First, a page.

Fine, I’m trying to reverse jinx the poor guy – sue me! Novels could be written about just how awful Cooper has been this season, and people are legitimately asking if they should drop him (they shouldn’t). But I don’t think his owners will be particularly happy this week when the Raiders face off against the Chargers. Casey Hayward has been one of the best cornerbacks in the league this year, and shadowed Cooper when the two teams faced off late last season, holding him to just one catch for 28 yards. I’d assume that Hayward is going to be on Cooper again and, if so, Cooper is an obvious sit. Note: If word comes out before the game that Hayward will shadow Michael Crabtree, then Cooper would be a much more intriguing play against Trevor Williams. But I’m still expecting Hayward to match up with Cooper.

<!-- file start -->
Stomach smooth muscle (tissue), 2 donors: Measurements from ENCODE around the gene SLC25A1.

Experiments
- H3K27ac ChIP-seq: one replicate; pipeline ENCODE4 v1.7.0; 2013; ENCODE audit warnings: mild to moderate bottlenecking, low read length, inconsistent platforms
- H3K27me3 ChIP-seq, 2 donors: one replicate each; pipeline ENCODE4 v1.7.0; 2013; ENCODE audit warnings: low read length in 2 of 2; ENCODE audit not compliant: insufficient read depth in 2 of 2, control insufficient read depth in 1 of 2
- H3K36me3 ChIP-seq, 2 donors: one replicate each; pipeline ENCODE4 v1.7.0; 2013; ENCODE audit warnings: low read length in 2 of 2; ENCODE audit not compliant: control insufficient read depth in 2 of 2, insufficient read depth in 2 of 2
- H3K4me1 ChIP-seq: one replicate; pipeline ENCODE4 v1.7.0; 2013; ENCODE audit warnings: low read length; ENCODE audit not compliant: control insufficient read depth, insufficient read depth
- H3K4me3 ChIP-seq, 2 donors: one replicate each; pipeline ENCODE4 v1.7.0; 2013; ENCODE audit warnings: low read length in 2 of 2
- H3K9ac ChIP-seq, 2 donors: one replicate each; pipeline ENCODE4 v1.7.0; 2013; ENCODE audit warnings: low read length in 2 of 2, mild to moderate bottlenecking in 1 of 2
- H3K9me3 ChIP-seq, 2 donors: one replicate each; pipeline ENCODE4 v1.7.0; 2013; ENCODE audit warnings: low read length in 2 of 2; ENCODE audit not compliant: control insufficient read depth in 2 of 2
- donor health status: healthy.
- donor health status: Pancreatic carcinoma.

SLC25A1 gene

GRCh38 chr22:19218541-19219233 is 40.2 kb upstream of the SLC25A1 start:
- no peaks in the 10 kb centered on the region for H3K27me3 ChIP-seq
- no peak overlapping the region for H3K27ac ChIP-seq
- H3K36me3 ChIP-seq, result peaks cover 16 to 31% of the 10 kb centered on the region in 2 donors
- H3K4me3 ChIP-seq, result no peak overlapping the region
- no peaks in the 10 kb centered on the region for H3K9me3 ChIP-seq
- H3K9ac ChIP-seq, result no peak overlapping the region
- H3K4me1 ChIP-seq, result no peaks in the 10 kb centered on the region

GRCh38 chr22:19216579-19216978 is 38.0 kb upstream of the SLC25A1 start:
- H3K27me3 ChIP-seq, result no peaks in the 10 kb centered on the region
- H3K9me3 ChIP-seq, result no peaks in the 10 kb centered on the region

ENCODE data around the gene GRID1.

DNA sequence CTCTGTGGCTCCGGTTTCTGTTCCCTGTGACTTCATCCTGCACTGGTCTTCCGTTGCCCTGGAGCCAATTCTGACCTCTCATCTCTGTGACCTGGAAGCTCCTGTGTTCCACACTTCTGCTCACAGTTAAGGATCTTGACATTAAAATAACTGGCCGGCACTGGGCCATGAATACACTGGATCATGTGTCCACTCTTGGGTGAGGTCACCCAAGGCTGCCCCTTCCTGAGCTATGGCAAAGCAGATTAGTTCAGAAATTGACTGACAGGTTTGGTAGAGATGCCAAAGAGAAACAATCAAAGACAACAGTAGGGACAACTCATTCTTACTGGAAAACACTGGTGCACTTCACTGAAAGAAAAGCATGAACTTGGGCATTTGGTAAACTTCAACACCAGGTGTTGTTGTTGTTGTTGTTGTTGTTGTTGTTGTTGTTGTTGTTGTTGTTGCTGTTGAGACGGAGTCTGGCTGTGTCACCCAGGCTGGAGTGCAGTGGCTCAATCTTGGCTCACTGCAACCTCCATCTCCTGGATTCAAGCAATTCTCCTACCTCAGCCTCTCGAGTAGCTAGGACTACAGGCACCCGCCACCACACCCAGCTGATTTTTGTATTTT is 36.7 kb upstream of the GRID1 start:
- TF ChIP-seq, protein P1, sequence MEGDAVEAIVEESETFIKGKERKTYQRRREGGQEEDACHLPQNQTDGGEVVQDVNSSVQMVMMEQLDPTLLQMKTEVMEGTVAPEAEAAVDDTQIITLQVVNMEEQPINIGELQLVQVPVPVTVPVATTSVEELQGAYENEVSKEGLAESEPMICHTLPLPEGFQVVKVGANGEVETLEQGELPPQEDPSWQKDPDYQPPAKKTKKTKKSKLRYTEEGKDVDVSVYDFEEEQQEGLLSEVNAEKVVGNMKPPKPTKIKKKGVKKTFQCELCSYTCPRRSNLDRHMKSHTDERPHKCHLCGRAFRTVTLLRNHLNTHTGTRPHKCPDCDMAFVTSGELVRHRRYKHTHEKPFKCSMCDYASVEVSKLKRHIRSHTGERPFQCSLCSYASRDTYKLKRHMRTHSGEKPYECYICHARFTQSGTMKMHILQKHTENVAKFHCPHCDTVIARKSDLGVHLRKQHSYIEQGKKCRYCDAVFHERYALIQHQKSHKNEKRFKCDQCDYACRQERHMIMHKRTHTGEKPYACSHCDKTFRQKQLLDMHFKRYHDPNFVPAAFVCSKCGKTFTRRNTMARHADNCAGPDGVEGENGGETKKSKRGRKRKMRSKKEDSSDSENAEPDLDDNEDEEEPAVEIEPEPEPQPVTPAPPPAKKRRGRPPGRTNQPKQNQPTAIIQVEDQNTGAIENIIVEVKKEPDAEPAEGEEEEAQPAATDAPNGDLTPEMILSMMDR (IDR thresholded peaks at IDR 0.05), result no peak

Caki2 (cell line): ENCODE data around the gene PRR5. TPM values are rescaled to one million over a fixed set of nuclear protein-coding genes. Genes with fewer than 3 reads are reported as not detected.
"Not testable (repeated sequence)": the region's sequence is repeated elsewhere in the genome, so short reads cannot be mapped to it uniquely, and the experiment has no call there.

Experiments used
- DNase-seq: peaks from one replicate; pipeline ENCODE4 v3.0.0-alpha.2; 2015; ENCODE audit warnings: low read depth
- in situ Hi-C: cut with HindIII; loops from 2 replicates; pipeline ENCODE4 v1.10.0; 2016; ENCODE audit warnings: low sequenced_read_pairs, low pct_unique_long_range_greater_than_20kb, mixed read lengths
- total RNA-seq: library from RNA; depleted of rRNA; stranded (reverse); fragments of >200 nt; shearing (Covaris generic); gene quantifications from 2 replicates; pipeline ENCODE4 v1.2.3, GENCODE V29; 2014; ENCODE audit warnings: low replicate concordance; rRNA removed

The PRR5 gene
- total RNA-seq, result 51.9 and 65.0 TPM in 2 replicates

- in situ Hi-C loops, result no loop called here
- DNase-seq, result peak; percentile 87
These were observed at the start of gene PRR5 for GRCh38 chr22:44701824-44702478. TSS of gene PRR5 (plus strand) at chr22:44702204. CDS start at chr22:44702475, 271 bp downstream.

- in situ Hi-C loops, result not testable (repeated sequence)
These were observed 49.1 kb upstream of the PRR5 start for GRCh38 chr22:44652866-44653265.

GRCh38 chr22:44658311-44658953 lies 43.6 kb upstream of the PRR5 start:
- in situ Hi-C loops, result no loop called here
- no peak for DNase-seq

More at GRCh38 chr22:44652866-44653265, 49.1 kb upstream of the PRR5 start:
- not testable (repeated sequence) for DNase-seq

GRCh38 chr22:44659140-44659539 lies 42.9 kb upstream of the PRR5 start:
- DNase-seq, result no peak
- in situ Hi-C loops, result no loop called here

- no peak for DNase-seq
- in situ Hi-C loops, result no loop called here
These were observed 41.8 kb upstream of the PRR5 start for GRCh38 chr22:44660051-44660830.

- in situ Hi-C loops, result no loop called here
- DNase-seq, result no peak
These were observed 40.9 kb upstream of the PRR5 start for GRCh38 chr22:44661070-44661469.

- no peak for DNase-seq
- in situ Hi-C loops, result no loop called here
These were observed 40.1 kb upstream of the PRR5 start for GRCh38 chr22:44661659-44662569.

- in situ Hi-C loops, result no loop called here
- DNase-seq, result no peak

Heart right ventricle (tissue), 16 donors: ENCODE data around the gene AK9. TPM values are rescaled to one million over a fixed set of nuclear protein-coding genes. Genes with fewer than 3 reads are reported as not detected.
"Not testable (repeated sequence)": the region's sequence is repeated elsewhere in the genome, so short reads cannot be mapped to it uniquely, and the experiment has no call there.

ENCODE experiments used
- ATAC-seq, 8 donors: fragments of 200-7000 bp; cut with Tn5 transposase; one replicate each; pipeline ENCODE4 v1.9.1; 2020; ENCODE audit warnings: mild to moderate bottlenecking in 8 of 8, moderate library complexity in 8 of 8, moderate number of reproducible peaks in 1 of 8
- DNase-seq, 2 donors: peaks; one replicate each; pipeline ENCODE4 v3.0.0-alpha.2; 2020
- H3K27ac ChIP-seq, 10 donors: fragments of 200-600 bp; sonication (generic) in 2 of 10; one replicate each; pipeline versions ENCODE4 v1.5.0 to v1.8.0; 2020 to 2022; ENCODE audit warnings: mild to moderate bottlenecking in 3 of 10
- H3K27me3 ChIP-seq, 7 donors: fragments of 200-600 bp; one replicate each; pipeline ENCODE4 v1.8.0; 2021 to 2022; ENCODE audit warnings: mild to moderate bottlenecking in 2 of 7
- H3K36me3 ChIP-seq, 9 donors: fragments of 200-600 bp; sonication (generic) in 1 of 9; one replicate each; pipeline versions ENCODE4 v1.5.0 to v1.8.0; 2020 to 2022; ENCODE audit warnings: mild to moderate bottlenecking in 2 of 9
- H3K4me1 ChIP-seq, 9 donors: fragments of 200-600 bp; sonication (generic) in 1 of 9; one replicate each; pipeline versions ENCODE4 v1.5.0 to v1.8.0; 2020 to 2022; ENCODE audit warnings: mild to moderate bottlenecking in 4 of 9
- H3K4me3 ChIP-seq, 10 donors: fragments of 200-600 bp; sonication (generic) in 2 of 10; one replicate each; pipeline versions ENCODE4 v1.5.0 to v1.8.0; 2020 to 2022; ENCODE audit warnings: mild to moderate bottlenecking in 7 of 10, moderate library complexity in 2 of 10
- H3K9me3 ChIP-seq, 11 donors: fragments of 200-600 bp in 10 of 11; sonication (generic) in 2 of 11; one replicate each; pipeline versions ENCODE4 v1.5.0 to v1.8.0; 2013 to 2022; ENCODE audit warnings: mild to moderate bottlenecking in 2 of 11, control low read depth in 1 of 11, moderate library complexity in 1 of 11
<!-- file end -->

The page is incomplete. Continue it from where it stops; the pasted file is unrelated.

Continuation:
George Kittle (SF at WAS): ECR of 17
I feel like we may look back on 2017 as the year of the rookie tight end. Evan Engram has been fairly solid all season and David Njoku is coming on strong, but don’t overlook Kittle. The youngster saw nine targets on Sunday against Indianapolis, hauling in seven for 83 yards and a touchdown. The Redskins allow the third-most fantasy points to opposing tight ends, and with Kittle finally breaking through and making an impact last week, Kyle Shanahan will likely look to use him and exploit the Redskins’ major weakness.
Jared Cook (OAK v. LAC): ECR of 12
Cook has seen consistent targets all season, but hasn’t yet topped 56 yards receiving in any game. He’ll now take on a tough Chargers defense that allows the third-fewest fantasy points to opposing tight ends, and has shut down every tight end whose name doesn’t rhyme with Mac Mertz. Cook should see his usual three catches or so, but it’s unlikely to be a big game here. In a year where you’re streaming tight ends most week, there are more intriguing options.